Tag Archives: john Liu

Anti-John Liu protestors disrupt political forum

| ejankiewicz@queenscourier.com

THE COURIER/Photos by Eric Jankiewicz

A group of protestors crashed a political discussion forum in Flushing Tuesday, claiming that one of the candidates, John Liu, was a spy for the Chinese government.

Liu and Paul Gilman are challenging state Sen. Tony Avella for his seat in the state senate. They were invited to discuss issues ranging from immigration to the minimum wage.

Unlike a debate, each person answered questions individually. But as soon as Liu took the stage several people from the large audience stood up from their seats, walked up to Liu and unraveled a sign that said “Arrest john [sic] Liu to Prevent his further Harm to the U.S.”

Liu supporters quickly tore the sign down but the protestors, shouting in Mandarin, prevented the forum from continuing for more then 20 minutes.

Workers from the MinKwon Center,the organization that held the forum ,attempted to remove the protestors by pushing them out, but the anti-Liu group wouldn’t budge.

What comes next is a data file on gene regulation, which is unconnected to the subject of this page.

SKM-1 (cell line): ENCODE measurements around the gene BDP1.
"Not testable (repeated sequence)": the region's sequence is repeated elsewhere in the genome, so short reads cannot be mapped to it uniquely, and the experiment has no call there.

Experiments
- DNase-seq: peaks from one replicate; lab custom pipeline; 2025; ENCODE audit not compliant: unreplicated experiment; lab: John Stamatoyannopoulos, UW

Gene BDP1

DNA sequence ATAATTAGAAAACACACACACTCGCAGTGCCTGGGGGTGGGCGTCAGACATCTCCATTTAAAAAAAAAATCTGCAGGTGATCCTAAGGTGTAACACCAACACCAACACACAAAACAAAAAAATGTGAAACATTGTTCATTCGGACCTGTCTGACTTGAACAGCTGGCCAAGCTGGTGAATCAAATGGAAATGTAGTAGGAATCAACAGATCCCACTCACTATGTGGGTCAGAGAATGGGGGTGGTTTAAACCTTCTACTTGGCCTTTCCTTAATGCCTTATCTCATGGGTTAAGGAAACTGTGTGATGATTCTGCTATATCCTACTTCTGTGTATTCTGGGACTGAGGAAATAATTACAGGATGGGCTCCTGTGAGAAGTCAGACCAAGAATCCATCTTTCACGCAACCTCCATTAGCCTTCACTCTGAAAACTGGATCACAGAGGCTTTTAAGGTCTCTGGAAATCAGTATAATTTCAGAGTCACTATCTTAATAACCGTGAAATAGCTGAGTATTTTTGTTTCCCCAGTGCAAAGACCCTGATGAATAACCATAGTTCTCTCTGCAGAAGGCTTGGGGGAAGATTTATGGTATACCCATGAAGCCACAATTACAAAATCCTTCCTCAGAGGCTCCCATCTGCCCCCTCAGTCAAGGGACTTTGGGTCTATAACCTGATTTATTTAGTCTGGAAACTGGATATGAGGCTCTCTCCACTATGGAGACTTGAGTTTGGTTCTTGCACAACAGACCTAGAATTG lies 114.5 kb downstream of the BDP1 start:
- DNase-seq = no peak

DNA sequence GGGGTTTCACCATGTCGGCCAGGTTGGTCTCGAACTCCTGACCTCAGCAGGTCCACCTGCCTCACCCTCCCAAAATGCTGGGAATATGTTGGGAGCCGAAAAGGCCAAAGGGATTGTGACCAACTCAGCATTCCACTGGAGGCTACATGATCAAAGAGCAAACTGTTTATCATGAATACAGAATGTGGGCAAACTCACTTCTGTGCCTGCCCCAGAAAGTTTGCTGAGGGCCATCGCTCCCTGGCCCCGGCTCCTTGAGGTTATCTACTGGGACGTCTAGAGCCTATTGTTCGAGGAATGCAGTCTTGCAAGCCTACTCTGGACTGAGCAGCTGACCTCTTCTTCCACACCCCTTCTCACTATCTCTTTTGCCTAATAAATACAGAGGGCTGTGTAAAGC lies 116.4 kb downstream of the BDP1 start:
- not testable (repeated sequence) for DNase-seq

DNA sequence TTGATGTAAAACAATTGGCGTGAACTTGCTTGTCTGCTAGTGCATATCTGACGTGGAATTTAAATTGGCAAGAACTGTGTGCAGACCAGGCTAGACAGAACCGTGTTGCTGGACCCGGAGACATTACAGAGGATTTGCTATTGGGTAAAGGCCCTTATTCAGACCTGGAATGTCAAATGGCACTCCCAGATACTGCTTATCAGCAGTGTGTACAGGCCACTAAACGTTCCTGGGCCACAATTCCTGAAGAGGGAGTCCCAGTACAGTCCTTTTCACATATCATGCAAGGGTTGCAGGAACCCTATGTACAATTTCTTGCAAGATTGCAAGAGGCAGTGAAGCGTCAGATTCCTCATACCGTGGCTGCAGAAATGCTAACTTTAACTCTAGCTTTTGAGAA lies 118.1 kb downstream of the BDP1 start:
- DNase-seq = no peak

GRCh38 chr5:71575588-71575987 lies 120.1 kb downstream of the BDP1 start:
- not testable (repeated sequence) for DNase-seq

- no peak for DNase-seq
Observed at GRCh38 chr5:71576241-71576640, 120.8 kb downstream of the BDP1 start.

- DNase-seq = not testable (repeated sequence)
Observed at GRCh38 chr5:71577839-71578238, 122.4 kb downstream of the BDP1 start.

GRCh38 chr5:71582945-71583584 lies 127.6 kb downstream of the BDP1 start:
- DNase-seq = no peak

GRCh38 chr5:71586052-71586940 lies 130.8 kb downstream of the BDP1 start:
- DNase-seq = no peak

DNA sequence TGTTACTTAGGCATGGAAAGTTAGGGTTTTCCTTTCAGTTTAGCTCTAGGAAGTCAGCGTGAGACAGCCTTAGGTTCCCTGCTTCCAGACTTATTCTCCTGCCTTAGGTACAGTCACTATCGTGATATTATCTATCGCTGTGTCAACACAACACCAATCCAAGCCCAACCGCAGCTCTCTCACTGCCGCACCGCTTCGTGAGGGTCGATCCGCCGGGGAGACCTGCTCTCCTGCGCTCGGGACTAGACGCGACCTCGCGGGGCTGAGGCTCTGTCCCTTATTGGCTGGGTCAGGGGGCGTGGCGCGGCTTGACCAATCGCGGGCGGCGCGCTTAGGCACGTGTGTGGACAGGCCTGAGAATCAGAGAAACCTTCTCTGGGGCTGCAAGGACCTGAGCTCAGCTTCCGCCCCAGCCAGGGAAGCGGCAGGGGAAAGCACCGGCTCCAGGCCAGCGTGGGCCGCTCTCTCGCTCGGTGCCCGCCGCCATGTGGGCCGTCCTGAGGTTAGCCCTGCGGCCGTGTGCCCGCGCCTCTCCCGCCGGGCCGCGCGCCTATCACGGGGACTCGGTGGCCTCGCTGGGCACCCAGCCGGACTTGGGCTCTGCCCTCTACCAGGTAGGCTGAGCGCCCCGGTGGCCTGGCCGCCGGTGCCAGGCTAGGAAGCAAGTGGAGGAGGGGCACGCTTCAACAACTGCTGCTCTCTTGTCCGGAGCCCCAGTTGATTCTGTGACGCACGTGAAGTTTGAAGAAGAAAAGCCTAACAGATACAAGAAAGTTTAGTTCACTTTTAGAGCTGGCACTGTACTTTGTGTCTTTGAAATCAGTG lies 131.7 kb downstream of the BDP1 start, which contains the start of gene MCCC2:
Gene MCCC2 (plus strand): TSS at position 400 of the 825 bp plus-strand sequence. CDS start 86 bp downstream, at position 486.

Eventually cops were called and escorted the protestors from the Sheraton LaGuardia East Hotel in Flushing.

“This injustice must be exposed,” protester Guohua Liu said through a translator. “Mr. Liu is not an American; he is with the Chinese government.”

After the protestors left, Liu, the politician, explained that these protestors often follow him around and crash other parties.

The other candidates were not present for the protest.  Each addressed the group separately.



Liu starts state Senate campaign trail in Bayside

| editorial@queenscourier.com

Photo by Paulina Tam


The people of northeast Queens deserve “effective, result-oriented representation,” said former City Comptroller John Liu, as he kicked off his campaign for the state Senate on Friday.